Judge ordered arrest of former CAM officials because of flight risk

Magistrate feared ex-directors of failed savings bank named in fraud case might flee to Curaçao which has no extradition treaty with Spain.

Court estimates tax evasions of up to $43 million in period 2007-2011.

Ex-director of CAM's international and hotel division César Veliz leaves the High Court in Madrid after appeaing before a judge in fraud case. / Javier Lizón  (EFE)

High Court Judge Javier Gómez Bermúdez ordered the arrest of former directors of the failed savings bank Caja de Ahorros de Mediterráneo (CAM) and two Spanish businessmen in a case involving alleged criminal mismanagement and tax and accounting fraud because they represented a flight risk, judicial sources said Thursday.

A writ issued by the judge said those named in the case “have the economic means and connections abroad to escape justice.” The writ specifically named Curaçao as their possible destination. There is no extradition treaty between Spain and the Caribbean island.

The former Dutch colony is one of the places named in a business deal allegedly struck by former CAM general manager Roberto López Abad and the former head of the savings bank’s corporate division, Daniel Gil, the ex-director of CAM's international and hotel division, César Veliz and the Alicante businessmen José Salvador Baldó and Juan Vicente Ferri, whose whereabouts are unknown.

Judge Gómez Bermúdez believes that López Abad and Gil played a “key role” in the financing Caribbean projects of CAM affiliate Valfensal. CAM had a 30-percent stake in Valfensal and Baldó and Ferri the remaining 70 percent.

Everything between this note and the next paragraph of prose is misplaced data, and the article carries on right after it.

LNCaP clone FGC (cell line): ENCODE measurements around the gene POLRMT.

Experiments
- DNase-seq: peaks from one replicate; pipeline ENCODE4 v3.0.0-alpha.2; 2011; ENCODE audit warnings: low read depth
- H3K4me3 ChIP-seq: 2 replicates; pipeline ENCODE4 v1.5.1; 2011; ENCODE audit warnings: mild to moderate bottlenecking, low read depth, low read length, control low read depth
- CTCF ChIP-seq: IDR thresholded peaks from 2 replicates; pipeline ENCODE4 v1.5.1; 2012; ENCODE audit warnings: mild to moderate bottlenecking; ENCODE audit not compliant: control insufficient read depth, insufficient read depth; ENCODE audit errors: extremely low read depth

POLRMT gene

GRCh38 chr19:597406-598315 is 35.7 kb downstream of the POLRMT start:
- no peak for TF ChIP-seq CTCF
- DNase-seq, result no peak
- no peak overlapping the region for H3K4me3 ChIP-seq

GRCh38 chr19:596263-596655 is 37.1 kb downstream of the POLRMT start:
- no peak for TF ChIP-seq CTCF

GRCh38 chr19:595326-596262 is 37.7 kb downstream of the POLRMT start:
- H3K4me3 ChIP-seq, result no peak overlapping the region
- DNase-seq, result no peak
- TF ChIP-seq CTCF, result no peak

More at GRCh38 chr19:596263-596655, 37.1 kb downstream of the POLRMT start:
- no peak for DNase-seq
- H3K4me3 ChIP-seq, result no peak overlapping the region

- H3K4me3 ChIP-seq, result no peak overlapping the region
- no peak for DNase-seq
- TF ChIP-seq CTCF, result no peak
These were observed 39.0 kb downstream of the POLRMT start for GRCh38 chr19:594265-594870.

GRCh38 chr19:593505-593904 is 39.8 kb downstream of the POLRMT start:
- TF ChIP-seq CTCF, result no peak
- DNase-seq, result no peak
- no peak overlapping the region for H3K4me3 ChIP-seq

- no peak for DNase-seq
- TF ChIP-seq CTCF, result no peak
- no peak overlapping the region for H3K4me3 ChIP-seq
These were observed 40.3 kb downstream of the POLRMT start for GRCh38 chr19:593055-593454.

Ferri and Baldó informed the two of their intention to set up a company in a tax haven for the receipt of most of the revenues obtained from hotels that they were preparing either to acquire or build, availing themselves of funding from CAM.

The front company was set up in Curaçao under the name Jacksonport Corporation with the help of the law offices of Garrigues, which issued two reports defending the legitimacy of Jacksonport, while at the same time “defining the company structure which Valfensal would use to evade its tax obligations.”

Gómez Bermúdez goes on to argue that López Abad and Gil used the reports issued by Garrigues to justify the legality of Jacksonport to CAM’s management boards.

Valfensal subsequently acquired two hotels in Mexico in 2004, the revenues from which went to Jacksonport. The judge estimates the extent of the tax fraud in the period 2007-2011 at 43 million dollars.

The judge’s writ also claims that López Abad and Gil set up a company that was responsible for the management of Valfensal’s hotels. CAM did not benefit economically from the deal.

Veliz was released on Thursday after appearing in the High Court where he declined to testify. López Abad and two other people named in the case were expected to appear before the High Court later Thursday.

The High Court has argued that the directors named in the fraud case helped undermine what was an already weak bank. CAM was taken over by the Bank of Spain on July 23, 2011 and the state Orderly Bank Restructuring Fund (FROB) subsequently injected 2.8 billion euros of taxpayers’ money into the lender to keep it afloat.

 A Bank of Spain report issued at the start of this year highlighted serious deficiencies in the management of CAM, causing the bank to suffer huge losses in risky property deals. They also pointed to multi-million-euro early-retirement packages the directors awarded themselves.

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